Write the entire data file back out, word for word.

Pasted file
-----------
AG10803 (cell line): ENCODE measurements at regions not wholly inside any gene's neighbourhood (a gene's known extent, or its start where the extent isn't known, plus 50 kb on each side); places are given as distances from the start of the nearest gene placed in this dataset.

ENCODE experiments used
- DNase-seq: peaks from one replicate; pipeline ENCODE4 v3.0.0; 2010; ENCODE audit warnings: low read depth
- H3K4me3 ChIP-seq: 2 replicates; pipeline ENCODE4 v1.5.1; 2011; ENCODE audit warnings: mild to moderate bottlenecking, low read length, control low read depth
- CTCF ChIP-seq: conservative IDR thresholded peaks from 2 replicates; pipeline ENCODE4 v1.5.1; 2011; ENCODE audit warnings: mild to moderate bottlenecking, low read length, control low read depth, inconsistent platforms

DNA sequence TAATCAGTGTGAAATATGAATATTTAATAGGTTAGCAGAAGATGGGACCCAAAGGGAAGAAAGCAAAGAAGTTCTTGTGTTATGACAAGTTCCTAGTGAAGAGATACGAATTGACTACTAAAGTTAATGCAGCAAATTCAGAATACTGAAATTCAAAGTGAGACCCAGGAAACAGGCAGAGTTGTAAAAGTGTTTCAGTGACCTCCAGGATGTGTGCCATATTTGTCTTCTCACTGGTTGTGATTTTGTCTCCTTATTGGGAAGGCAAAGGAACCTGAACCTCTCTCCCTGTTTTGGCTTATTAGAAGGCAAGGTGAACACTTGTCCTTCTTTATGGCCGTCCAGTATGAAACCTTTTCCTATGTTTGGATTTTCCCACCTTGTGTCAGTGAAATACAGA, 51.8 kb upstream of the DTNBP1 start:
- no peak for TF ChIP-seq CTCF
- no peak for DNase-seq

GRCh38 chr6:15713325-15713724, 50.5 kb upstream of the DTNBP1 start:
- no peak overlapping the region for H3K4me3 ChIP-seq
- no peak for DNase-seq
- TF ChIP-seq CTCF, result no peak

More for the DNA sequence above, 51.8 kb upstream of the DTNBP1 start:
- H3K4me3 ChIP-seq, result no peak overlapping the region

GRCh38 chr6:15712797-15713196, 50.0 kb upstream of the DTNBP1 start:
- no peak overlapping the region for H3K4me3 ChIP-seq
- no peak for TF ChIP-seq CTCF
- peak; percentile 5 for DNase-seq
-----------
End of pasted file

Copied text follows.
AG10803 (cell line): ENCODE measurements at regions not wholly inside any gene's neighbourhood (a gene's known extent, or its start where the extent isn't known, plus 50 kb on each side); places are given as distances from the start of the nearest gene placed in this dataset.

ENCODE experiments used
- DNase-seq: peaks from one replicate; pipeline ENCODE4 v3.0.0; 2010; ENCODE audit warnings: low read depth
- H3K4me3 ChIP-seq: 2 replicates; pipeline ENCODE4 v1.5.1; 2011; ENCODE audit warnings: mild to moderate bottlenecking, low read length, control low read depth
- CTCF ChIP-seq: conservative IDR thresholded peaks from 2 replicates; pipeline ENCODE4 v1.5.1; 2011; ENCODE audit warnings: mild to moderate bottlenecking, low read length, control low read depth, inconsistent platforms

DNA sequence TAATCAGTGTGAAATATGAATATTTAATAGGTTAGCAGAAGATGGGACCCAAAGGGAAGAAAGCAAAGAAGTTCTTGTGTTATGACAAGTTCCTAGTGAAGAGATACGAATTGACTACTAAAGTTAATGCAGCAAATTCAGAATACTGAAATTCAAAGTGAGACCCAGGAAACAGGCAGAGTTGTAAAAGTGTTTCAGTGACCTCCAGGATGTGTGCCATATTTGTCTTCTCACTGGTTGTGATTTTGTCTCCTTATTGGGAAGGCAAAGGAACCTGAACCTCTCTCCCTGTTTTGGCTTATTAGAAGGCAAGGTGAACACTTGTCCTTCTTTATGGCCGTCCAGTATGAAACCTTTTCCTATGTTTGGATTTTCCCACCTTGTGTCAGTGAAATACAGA, 51.8 kb upstream of the DTNBP1 start:
- no peak for TF ChIP-seq CTCF
- no peak for DNase-seq

GRCh38 chr6:15713325-15713724, 50.5 kb upstream of the DTNBP1 start:
- no peak overlapping the region for H3K4me3 ChIP-seq
- no peak for DNase-seq
- TF ChIP-seq CTCF, result no peak

More for the DNA sequence above, 51.8 kb upstream of the DTNBP1 start:
- H3K4me3 ChIP-seq, result no peak overlapping the region

GRCh38 chr6:15712797-15713196, 50.0 kb upstream of the DTNBP1 start:
- no peak overlapping the region for H3K4me3 ChIP-seq
- no peak for TF ChIP-seq CTCF
- peak; percentile 5 for DNase-seq